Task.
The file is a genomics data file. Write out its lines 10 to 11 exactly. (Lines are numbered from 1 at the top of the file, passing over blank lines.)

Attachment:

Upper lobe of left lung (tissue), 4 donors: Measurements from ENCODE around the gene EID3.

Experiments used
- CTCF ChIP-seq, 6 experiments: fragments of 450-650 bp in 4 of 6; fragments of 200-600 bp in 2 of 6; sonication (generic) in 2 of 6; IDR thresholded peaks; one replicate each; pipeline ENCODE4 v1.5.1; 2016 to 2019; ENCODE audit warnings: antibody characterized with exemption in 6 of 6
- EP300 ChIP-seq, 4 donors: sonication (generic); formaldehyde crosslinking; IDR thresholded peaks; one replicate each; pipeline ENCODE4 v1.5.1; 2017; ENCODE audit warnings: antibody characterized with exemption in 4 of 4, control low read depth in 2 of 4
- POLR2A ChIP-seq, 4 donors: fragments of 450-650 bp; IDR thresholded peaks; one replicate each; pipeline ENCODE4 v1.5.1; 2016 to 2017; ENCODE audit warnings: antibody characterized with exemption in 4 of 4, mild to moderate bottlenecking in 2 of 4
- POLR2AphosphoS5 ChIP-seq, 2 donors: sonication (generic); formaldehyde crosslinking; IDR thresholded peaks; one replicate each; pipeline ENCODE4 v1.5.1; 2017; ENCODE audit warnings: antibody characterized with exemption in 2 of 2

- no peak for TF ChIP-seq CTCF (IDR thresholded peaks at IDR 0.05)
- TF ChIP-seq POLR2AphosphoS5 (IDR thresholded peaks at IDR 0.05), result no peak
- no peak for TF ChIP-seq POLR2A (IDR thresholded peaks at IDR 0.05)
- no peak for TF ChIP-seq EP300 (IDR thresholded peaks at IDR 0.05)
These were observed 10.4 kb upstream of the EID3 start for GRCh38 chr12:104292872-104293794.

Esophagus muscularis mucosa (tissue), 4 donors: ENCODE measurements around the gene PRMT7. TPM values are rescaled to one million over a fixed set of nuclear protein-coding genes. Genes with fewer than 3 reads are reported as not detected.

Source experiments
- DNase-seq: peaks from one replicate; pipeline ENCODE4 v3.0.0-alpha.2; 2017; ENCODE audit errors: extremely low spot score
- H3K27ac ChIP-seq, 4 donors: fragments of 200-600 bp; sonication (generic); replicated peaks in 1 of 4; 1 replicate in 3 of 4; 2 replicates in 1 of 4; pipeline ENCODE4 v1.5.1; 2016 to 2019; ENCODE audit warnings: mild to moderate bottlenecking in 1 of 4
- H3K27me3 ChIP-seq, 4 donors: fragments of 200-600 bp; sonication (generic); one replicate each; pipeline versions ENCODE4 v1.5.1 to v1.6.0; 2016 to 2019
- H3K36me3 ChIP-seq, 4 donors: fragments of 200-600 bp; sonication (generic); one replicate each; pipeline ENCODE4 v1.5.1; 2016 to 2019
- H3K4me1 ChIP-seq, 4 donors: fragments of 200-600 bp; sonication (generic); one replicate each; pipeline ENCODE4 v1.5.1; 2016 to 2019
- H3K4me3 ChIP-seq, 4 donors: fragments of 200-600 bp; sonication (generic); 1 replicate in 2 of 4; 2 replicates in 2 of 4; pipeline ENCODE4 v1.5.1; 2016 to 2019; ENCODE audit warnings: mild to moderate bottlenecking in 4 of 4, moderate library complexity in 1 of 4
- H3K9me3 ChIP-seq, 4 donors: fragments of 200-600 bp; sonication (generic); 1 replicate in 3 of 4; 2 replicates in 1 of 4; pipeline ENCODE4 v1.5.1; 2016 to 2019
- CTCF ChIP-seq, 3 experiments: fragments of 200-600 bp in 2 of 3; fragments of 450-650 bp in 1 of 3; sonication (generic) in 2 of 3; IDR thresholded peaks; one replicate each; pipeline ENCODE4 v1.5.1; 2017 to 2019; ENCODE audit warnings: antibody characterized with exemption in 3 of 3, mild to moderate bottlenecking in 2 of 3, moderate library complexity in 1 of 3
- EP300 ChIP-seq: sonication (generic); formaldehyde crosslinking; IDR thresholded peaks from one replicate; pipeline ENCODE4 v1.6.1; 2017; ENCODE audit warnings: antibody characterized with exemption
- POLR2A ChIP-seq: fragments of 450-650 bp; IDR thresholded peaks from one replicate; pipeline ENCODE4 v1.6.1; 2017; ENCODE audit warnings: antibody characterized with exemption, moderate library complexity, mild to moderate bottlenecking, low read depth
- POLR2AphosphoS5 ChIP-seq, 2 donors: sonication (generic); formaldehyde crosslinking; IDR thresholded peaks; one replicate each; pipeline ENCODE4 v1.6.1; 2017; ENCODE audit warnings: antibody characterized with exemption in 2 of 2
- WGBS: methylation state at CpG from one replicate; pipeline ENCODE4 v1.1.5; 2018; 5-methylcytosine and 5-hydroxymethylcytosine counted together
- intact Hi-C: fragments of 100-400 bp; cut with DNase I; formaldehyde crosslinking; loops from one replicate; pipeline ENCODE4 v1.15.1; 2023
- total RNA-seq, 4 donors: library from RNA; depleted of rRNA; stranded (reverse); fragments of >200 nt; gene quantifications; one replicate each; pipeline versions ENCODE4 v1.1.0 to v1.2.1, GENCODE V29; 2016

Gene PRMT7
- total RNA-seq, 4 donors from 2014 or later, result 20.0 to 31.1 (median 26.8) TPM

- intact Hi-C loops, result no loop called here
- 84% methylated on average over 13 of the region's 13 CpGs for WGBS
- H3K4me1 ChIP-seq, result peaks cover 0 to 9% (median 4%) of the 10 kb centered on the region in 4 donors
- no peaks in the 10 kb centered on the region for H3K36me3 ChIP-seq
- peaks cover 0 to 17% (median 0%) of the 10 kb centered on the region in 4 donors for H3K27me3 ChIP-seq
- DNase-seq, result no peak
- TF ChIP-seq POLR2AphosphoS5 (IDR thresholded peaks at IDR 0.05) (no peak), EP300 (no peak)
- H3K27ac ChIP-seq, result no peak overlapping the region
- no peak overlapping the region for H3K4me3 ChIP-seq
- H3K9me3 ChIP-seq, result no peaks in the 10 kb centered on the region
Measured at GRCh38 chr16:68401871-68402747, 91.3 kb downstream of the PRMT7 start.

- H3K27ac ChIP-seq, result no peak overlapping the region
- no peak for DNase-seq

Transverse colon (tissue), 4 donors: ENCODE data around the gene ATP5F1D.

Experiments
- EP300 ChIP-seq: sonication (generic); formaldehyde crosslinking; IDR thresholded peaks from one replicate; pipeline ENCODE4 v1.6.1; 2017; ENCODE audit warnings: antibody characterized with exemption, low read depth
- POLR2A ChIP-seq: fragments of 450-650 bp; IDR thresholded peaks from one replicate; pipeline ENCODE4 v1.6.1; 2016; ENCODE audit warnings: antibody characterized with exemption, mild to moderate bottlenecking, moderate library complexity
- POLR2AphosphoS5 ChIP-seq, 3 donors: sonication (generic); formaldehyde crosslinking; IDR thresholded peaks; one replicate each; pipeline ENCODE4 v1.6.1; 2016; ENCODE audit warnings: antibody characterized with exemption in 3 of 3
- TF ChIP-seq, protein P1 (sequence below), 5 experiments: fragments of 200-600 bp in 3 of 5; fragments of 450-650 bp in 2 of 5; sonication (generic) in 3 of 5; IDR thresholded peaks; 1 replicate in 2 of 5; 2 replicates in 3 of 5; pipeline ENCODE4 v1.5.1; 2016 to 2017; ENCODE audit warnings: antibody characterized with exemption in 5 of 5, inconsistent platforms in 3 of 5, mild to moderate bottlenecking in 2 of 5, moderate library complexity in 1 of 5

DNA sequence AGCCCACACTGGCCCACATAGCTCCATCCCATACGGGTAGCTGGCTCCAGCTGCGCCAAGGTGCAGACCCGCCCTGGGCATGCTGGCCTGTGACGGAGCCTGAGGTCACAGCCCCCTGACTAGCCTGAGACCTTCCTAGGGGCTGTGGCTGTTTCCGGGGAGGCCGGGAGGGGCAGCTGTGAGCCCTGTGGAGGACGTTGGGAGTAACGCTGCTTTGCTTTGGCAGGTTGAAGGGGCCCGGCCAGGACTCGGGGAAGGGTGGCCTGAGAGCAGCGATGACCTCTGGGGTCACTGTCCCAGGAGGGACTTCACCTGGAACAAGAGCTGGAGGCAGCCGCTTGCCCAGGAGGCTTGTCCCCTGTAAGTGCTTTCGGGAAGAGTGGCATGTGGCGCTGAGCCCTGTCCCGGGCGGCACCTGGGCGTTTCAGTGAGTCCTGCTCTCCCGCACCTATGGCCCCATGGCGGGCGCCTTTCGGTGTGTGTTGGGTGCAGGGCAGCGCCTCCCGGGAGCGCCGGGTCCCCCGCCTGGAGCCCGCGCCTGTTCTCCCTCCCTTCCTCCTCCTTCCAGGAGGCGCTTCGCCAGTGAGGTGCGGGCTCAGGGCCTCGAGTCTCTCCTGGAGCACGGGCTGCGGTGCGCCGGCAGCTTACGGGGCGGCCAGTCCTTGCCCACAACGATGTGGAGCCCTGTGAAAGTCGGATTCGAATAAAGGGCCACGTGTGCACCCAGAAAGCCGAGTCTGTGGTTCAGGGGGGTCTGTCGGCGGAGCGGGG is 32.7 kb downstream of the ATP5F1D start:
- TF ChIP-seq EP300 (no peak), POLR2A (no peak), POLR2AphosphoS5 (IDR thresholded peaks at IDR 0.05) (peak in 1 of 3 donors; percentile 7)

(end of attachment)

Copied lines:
- no peak for TF ChIP-seq EP300 (IDR thresholded peaks at IDR 0.05)
These were observed 10.4 kb upstream of the EID3 start for GRCh38 chr12:104292872-104293794.